My novella sold! I can hardly believe I am blogging these words:
This is it in a nut-shell: "Working on the Underground Railroad fascinates an idealistic Quaker until she must help care for an injured slave hunter, a former Friend who tries her patience and challenges all her beliefs."
New Garden's Crossroad is one of four novellas in a collection to be published by Barbour in February of 2012. It's set in my home town, Fountain City, with several scenes at the Levi Coffin House.
My agent, Terry Burns, suggested that two of us who had written on Quaker themes work with two other clients to put four stories together for a series of four-in-one books for Barbour. The other ladies are Jennifer Hudson Taylor, Claire Sanders, and Susette Williams. The stories follow a Quaker family from 1808 in North Carolina (Jennifer's) to Indiana in 1840 (my story) and the Civil War (Claire's) and then into the present (Susette's).
I like writing about the Friends because we all have to work out how to be in the world but not of it. They felt integrity, equality including plain speech and clothing, and non-violence all testified to their faith in Christ.
A year ago, however, I struggled through my first month at the factory where I still work. I was exhausted. It is hot, hectic, and loud. I told my husband it was like baling hay, all day, every day of the week. With that job and the kids getting busier all the time, I was tempted to set writing aside. But, the Lord had given some particular ideas to me. To be a good steward I had to try and develop them. The story set in Fountain City was only a paragraph of what-ifs until the idea of a novella came up, then it seemed to take off.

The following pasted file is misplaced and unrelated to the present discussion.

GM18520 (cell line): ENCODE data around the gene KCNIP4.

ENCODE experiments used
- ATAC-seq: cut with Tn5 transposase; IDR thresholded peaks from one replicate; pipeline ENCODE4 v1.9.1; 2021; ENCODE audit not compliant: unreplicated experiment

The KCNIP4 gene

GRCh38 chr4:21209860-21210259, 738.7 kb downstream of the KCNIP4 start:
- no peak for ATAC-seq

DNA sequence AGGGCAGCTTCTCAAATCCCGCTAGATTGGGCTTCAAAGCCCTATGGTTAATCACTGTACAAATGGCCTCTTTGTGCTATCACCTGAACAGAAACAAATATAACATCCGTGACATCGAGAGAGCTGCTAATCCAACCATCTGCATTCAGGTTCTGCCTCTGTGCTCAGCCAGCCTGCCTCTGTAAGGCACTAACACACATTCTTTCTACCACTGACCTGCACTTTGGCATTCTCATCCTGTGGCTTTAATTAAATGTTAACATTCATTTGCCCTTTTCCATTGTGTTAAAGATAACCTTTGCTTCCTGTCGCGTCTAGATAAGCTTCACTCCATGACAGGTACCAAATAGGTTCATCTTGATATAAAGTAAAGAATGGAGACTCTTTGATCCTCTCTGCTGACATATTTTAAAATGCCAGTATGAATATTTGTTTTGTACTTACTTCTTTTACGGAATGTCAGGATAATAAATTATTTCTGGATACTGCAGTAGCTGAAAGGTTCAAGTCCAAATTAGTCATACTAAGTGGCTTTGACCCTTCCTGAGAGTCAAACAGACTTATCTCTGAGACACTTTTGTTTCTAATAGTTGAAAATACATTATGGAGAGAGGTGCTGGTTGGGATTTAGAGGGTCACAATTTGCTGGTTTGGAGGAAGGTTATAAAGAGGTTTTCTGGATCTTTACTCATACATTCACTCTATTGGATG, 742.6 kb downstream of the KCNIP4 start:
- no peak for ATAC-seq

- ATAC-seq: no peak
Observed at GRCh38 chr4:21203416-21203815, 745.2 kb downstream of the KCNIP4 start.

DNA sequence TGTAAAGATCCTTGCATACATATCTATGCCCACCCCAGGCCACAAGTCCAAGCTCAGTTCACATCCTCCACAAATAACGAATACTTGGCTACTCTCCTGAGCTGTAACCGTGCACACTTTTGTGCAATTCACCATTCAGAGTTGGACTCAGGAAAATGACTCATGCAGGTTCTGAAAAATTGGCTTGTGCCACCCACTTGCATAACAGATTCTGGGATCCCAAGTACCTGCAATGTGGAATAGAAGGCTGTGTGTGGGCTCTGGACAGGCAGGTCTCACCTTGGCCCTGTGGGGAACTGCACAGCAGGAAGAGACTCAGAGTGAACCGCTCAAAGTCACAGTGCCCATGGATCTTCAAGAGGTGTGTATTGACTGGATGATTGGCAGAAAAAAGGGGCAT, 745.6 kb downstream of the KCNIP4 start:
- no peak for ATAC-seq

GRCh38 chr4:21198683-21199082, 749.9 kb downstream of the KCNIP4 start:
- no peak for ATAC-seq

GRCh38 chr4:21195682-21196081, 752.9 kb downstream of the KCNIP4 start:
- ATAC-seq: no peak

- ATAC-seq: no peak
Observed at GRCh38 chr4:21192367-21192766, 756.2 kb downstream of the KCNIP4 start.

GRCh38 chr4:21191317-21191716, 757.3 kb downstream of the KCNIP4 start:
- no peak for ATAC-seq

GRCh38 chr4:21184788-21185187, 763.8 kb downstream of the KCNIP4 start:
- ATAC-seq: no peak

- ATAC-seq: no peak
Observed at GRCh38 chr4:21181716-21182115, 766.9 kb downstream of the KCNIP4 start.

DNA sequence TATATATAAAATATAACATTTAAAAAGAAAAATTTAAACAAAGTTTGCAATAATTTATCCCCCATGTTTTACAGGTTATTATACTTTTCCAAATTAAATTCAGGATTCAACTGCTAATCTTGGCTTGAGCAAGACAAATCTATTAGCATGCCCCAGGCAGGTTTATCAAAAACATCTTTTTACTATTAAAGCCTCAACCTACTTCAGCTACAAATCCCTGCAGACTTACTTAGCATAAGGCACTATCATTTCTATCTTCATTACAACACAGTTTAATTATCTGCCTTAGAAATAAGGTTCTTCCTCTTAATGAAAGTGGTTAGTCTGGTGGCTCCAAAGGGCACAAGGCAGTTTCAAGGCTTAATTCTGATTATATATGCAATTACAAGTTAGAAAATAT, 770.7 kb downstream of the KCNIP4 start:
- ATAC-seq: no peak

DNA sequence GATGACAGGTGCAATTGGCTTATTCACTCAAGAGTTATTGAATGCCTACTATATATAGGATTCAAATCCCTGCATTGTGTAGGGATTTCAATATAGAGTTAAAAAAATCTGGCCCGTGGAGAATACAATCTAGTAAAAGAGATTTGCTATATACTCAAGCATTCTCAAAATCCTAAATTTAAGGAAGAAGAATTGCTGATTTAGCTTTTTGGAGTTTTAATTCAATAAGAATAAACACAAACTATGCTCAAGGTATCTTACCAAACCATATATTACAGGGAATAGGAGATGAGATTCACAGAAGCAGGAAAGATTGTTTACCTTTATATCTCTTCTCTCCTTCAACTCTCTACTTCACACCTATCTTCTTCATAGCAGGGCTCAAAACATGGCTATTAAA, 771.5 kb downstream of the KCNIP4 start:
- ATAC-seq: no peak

I'm so thankful that I met Terry at the ACFW conference in 2008, and for writing friends who encouraged me not to give up.
A whole new adventure begins. I am looking forward to the rest of the process. I wonder if our collection will sell well and if I will ever sell anything again. For right now I am still sort of pinching myself.
I'm not ready to quit my day job yet. My secular humanist boss and cynical group leader have cheered me on. My story is probably one that those tough guys would never read except for knowing the author. (They still might not read it!) I hope the book can go places I can't, and touch people I will never meet. What a privilege.